Turkish authorities have said at least 29 people were killed and nearly 1,500 injured in the devastating earthquake on Friday, as rescue teams scrambled to reach those trapped in the rubble.
Thousands of rescuers were deployed to the eastern provinces of Elazig and Malatya, many of them searching for survivors in the small lakeside town of Sivrice, in Elazig — the epicenter of the 6.8 magnitude quake.
The tremor caused 72 buildings to collapse in Elazig, officials said, adding that hundreds more were damaged. Rescue teams recovered at least 43 survivors from the rubble, according to authorities.
"I was home during the earthquake. It lasted for so long, it was like a nightmare," an eyewitness local told a news agency.
"I froze in the living room when it happened, my wife and our two children were screaming and running around," he said, adding that some of his neighbors jumped out of their windows in panic.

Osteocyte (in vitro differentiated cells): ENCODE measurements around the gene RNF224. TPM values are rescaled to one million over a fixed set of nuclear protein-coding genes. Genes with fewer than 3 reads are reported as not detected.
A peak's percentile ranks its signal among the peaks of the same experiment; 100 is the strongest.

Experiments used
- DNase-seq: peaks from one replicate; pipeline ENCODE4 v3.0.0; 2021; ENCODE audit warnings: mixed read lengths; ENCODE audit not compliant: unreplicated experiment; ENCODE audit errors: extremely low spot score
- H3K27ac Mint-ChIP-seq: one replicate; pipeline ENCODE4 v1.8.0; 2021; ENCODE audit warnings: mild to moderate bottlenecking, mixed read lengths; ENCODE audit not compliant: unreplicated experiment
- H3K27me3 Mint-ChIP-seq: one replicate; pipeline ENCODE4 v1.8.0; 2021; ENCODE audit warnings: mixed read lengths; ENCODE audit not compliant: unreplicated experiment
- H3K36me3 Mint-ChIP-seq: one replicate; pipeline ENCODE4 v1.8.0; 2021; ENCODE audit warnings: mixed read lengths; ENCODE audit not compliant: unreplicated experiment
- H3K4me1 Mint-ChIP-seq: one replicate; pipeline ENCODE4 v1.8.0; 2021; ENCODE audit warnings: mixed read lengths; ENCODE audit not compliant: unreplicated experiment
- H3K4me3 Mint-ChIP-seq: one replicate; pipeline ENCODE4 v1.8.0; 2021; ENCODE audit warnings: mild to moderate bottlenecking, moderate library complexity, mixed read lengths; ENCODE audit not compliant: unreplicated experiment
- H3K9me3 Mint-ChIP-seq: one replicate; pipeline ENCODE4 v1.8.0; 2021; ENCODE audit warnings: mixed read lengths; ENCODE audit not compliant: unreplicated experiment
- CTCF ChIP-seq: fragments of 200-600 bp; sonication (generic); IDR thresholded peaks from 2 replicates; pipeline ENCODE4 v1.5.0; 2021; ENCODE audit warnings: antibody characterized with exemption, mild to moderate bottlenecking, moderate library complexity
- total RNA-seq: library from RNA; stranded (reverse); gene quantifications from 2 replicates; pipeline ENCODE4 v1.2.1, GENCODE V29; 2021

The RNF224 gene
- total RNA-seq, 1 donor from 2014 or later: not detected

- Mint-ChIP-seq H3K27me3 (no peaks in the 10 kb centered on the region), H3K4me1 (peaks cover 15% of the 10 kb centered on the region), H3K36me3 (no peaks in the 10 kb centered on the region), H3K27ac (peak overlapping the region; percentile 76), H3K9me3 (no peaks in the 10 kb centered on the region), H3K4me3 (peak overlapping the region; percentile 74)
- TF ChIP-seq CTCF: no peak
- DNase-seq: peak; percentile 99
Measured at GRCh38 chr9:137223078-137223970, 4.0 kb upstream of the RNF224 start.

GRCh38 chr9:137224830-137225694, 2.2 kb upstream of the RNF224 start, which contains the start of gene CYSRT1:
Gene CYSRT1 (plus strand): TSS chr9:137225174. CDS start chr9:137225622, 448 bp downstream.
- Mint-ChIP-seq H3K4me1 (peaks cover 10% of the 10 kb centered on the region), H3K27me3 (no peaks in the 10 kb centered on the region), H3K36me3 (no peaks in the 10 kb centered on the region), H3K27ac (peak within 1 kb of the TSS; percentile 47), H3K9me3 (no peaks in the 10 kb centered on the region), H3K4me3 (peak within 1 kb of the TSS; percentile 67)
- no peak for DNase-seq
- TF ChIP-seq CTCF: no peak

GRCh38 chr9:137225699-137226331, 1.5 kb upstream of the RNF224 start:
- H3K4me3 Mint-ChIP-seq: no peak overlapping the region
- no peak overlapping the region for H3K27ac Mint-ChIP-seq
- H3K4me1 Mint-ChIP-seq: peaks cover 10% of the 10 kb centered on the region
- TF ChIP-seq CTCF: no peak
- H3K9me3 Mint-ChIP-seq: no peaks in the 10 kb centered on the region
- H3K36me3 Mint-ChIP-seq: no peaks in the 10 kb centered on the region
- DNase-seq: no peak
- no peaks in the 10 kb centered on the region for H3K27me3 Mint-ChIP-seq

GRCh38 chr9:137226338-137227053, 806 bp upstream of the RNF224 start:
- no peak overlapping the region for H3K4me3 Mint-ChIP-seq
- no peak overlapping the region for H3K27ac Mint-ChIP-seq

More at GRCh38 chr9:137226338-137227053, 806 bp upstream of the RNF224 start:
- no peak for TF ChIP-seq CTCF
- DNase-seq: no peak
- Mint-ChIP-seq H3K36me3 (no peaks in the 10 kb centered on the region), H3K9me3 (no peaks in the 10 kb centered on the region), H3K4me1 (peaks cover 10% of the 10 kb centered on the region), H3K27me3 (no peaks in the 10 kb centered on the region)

Fears for Istanbul
Hundreds of aftershocks have hit the region since Friday evening's tremor, including a 5.1 earthquake that hit Sivrice on Saturday.
Turkish President Recep Tayyip Erdogan visited Elazig and Malatya, pledging that the state would do "everything we can" to help.
"We will not leave anyone in the open," he said.
Erdogan also urged the citizens to "ignore gossip and negative propaganda" linked to the earthquake, including social media posts where people called for financial aid.
Earlier, a prosecutor said there would be an investigation into the "provocative" online content. Turkey's broadcasting authority was also reportedly investigating media coverage of the earthquake.
Friday's quake renewed fears of a similar event happening in the 15-million metropolis of Istanbul, with experts warning that loose construction standards have left Turkey's biggest city unprepared for a major earthquake.
A powerful earthquake in 1999 struck near Istanbul, killing more than 17,000 people in the region.